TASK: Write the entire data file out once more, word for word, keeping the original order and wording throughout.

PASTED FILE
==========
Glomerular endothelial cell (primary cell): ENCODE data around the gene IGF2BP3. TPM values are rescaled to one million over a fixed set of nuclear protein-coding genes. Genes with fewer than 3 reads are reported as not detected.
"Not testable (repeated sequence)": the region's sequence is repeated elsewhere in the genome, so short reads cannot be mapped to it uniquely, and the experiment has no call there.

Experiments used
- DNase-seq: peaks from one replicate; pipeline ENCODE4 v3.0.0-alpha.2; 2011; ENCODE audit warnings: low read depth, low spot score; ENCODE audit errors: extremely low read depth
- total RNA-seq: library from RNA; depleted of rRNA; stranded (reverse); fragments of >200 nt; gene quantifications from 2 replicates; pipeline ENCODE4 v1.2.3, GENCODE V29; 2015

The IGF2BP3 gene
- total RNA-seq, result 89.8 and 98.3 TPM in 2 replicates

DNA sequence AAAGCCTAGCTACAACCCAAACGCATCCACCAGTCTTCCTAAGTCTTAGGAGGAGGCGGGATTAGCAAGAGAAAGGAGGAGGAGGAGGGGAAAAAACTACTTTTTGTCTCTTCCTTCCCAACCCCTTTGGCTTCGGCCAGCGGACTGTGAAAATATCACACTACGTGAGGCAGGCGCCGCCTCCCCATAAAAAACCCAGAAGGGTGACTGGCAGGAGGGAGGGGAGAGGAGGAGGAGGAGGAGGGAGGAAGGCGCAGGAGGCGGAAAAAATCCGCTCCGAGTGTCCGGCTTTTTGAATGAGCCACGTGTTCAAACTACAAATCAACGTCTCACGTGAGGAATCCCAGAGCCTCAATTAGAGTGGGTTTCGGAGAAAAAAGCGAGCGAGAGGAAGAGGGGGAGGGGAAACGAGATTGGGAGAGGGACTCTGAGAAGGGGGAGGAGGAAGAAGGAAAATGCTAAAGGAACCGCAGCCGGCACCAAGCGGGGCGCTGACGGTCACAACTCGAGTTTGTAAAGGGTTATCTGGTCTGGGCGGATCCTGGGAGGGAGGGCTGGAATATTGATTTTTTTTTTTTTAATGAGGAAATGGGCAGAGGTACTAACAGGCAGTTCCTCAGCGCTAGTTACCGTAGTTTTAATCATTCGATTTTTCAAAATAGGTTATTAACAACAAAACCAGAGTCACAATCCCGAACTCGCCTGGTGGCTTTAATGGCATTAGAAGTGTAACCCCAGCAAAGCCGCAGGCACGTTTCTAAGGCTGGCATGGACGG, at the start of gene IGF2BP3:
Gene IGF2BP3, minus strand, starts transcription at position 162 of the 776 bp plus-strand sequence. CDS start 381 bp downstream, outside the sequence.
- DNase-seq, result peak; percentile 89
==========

Glomerular endothelial cell (primary cell): ENCODE data around the gene IGF2BP3. TPM values are rescaled to one million over a fixed set of nuclear protein-coding genes. Genes with fewer than 3 reads are reported as not detected.
"Not testable (repeated sequence)": the region's sequence is repeated elsewhere in the genome, so short reads cannot be mapped to it uniquely, and the experiment has no call there.

Experiments used
- DNase-seq: peaks from one replicate; pipeline ENCODE4 v3.0.0-alpha.2; 2011; ENCODE audit warnings: low read depth, low spot score; ENCODE audit errors: extremely low read depth
- total RNA-seq: library from RNA; depleted of rRNA; stranded (reverse); fragments of >200 nt; gene quantifications from 2 replicates; pipeline ENCODE4 v1.2.3, GENCODE V29; 2015

The IGF2BP3 gene
- total RNA-seq, result 89.8 and 98.3 TPM in 2 replicates

DNA sequence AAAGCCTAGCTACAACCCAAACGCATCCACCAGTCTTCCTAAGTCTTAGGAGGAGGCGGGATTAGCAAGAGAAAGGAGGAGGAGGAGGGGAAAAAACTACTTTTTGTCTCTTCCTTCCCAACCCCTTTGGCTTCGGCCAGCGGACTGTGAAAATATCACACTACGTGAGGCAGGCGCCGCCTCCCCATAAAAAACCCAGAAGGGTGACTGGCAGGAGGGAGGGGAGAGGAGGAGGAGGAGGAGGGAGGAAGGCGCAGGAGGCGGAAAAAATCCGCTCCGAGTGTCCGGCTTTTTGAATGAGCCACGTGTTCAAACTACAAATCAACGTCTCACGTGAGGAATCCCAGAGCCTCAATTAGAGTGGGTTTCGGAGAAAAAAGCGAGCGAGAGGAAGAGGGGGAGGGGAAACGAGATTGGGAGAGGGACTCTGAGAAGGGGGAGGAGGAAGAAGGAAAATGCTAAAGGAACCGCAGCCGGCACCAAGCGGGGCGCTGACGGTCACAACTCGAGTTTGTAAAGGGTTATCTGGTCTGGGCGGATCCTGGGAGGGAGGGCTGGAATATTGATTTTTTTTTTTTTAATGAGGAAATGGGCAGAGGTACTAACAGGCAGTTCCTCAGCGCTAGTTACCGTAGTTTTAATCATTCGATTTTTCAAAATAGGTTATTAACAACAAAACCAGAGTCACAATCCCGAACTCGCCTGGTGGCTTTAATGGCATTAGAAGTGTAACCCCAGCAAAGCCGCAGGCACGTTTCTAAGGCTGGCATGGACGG, at the start of gene IGF2BP3:
Gene IGF2BP3, minus strand, starts transcription at position 162 of the 776 bp plus-strand sequence. CDS start 381 bp downstream, outside the sequence.
- DNase-seq, result peak; percentile 89